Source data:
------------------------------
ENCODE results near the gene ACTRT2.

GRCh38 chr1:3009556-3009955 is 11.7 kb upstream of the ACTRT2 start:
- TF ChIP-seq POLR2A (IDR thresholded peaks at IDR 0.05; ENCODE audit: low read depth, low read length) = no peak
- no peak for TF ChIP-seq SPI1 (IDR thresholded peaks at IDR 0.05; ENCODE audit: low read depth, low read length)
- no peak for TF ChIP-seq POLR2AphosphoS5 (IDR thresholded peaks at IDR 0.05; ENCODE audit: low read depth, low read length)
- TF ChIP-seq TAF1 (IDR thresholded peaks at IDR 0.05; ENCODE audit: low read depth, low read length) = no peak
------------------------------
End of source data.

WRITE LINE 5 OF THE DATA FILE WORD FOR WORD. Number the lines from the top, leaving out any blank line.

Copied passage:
- no peak for TF ChIP-seq POLR2AphosphoS5 (IDR thresholded peaks at IDR 0.05; ENCODE audit: low read depth, low read length)